Wednesday, September 27, 2006

"The Last King Of Scotland": A Portrait of Idi Amin

I was terribly excited when I heard that Forest Whitaker would be playing Idi Amin in The Last King of Scotland. After a quick google search I also discovered that the wonderful Kerry Washington plays Kay Amin, Idi Amin's second wife. The former is stunning. To make matters worse (for other actresses, that is) the luster of Ms. Washington's pulchritude is futher magnified by her exceptional acting ability. Place her alongside a Forest Whitaker, who is a phenomenal actor in his own right, and I think you have a combination that is sure to keep viewers entertained. The following is a review from the NYTimes on the movie which opens in theatres today:

An Innocent
Abroad, Seduced by a Madman


Strange to think that the flamboyantly lethal nut job Idi Amin died in Saudi Arabia just three years ago. About 80 at the time, he had fled Uganda in 1979 after murdering upwards of 300,000 souls. Larger than life physically and metaphorically, he was a former heavyweight boxing champion with a brilliant sense of leadership as a performance: as a dictator, his methods were brutally antediluvian, but his public relations cunning was consummately 20th century. Smiling into cameras, he dropped provocations like bombs: “I don’t like human flesh. It’s too salty for me.”

The queasily enjoyable new fiction film “The Last King of Scotland,” based on the novel by Giles Foden and directed by Kevin Macdonald, creates a portrait of this famous Ugandan dictator from inside the palace walls. Furiously paced, with excellent performances by Forest Whitaker as Amin and James McAvoy as the foolish Scotsman who becomes the leader’s personal physician, the film has texture, if not depth and enough intelligence to almost persuade you that it actually has something of note to say. It would make a terrific double bill with Barbet Schroeder’s mesmerizing 1974 documentary, “General Idi Amin Dada: A Self Portrait,” of which Mr. Macdonald has obviously made a close and fruitful study.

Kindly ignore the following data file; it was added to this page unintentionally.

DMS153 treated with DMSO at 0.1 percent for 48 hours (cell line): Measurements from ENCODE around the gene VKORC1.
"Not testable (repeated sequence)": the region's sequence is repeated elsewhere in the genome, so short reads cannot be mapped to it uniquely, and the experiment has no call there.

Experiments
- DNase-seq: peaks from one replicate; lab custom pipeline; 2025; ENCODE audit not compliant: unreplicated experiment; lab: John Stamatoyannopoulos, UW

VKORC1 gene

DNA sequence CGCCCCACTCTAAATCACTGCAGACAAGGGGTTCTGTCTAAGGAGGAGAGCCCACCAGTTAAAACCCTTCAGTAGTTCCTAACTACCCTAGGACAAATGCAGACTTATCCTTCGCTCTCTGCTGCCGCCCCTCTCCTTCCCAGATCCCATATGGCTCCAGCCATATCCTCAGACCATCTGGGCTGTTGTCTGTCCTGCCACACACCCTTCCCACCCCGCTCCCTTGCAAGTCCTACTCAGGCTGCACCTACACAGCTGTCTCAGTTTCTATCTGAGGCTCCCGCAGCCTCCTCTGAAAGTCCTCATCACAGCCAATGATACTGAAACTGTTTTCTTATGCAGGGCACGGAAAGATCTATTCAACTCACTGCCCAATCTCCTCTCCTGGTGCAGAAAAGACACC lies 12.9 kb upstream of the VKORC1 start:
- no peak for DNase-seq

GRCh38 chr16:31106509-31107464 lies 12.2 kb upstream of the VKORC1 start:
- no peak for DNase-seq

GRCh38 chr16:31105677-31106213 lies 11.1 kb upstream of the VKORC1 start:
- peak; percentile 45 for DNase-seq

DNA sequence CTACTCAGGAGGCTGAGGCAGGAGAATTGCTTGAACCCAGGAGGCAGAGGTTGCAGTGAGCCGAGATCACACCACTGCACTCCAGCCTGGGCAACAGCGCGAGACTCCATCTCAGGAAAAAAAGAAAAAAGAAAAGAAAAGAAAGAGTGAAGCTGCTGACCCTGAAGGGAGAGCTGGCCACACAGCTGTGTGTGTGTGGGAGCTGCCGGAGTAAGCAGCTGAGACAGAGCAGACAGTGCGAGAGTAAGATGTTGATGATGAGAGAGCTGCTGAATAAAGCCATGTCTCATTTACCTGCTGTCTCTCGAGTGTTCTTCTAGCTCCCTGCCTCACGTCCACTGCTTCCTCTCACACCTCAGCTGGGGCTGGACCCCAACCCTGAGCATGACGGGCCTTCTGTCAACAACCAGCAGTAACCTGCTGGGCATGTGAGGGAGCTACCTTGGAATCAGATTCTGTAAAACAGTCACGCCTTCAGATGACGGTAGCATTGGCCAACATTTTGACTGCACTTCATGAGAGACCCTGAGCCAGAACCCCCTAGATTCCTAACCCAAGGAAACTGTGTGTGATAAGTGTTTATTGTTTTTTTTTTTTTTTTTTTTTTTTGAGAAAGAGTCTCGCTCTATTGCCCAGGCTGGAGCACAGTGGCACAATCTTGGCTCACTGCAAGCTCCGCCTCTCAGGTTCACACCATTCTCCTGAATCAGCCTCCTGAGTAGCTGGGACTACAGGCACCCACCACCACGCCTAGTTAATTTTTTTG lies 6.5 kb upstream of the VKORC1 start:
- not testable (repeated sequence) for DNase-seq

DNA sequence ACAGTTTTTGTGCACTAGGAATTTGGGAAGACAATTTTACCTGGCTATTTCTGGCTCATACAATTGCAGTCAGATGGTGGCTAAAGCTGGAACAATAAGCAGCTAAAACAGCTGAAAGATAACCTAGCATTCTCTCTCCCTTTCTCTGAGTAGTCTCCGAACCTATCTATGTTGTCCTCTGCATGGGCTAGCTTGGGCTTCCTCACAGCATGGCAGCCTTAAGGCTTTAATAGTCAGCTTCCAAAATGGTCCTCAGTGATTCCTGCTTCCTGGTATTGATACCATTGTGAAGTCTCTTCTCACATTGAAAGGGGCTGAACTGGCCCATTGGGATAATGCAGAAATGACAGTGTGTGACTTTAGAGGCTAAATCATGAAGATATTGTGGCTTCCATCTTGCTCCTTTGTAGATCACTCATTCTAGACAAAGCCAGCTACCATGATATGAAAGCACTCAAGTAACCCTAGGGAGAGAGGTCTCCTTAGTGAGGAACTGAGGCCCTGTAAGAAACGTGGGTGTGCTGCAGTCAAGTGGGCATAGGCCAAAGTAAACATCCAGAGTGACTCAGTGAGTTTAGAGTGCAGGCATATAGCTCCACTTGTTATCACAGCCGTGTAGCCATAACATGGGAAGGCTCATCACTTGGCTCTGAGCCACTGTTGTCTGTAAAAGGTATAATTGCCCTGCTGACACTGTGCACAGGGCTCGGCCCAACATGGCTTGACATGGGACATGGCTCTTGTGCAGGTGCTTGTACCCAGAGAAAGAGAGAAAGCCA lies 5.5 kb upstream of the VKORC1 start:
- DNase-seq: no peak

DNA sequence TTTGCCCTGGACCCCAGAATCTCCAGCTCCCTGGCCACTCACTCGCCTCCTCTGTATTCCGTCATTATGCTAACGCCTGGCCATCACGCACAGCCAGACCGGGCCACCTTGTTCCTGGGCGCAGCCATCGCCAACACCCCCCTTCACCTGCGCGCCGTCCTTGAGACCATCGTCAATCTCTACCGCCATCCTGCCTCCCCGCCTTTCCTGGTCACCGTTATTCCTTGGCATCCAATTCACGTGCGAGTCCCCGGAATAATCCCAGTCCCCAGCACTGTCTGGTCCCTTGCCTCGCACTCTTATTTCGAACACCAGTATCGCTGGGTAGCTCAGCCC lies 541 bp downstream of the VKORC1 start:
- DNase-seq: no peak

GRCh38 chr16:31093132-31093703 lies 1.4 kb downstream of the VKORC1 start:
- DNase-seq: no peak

As it also happens, “The Last King of Scotland” would make an even better double bill with Stephen Frears’s forthcoming film “The Queen,” a sly peek at the current British monarch in the wake of the death of Princess Diana. (Amin once wrote milady: “Dear Liz, if you want to know a real man, come to Kampala.”) Amin was an amateur merchant of death compared with the historic British monarchy, but he absorbed the lessons of its colonial tyranny fatally well.

“The Last King of Scotland” makes the case that Amin was rational enough to understand his country’s tangled relationship with British imperialism and to inject that sociopolitical understanding into words. If this lecture feels a little too neat and contrived, well, that’s entertainment.

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